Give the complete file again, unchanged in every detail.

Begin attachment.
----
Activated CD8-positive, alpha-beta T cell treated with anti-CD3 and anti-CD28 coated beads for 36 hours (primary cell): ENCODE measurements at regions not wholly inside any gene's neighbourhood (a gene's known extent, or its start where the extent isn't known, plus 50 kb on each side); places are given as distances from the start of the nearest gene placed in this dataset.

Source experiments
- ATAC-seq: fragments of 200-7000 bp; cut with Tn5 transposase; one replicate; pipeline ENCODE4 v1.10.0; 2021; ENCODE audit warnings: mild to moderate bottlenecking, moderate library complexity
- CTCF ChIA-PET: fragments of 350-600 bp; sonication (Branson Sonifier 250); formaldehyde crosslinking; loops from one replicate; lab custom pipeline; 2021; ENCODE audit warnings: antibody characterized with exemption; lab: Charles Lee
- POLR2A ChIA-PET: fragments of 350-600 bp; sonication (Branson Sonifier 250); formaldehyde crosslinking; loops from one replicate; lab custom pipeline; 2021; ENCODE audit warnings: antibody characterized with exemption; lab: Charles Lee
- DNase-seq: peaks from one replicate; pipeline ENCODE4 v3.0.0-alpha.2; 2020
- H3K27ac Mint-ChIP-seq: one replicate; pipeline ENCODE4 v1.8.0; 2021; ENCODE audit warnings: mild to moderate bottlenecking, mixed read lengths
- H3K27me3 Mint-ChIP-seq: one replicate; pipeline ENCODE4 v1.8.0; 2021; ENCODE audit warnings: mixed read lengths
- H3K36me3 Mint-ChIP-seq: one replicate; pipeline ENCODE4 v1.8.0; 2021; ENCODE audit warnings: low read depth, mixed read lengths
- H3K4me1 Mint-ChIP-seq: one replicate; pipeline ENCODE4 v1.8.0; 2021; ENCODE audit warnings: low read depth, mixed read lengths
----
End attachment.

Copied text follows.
Activated CD8-positive, alpha-beta T cell treated with anti-CD3 and anti-CD28 coated beads for 36 hours (primary cell): ENCODE measurements at regions not wholly inside any gene's neighbourhood (a gene's known extent, or its start where the extent isn't known, plus 50 kb on each side); places are given as distances from the start of the nearest gene placed in this dataset.

Source experiments
- ATAC-seq: fragments of 200-7000 bp; cut with Tn5 transposase; one replicate; pipeline ENCODE4 v1.10.0; 2021; ENCODE audit warnings: mild to moderate bottlenecking, moderate library complexity
- CTCF ChIA-PET: fragments of 350-600 bp; sonication (Branson Sonifier 250); formaldehyde crosslinking; loops from one replicate; lab custom pipeline; 2021; ENCODE audit warnings: antibody characterized with exemption; lab: Charles Lee
- POLR2A ChIA-PET: fragments of 350-600 bp; sonication (Branson Sonifier 250); formaldehyde crosslinking; loops from one replicate; lab custom pipeline; 2021; ENCODE audit warnings: antibody characterized with exemption; lab: Charles Lee
- DNase-seq: peaks from one replicate; pipeline ENCODE4 v3.0.0-alpha.2; 2020
- H3K27ac Mint-ChIP-seq: one replicate; pipeline ENCODE4 v1.8.0; 2021; ENCODE audit warnings: mild to moderate bottlenecking, mixed read lengths
- H3K27me3 Mint-ChIP-seq: one replicate; pipeline ENCODE4 v1.8.0; 2021; ENCODE audit warnings: mixed read lengths
- H3K36me3 Mint-ChIP-seq: one replicate; pipeline ENCODE4 v1.8.0; 2021; ENCODE audit warnings: low read depth, mixed read lengths
- H3K4me1 Mint-ChIP-seq: one replicate; pipeline ENCODE4 v1.8.0; 2021; ENCODE audit warnings: low read depth, mixed read lengths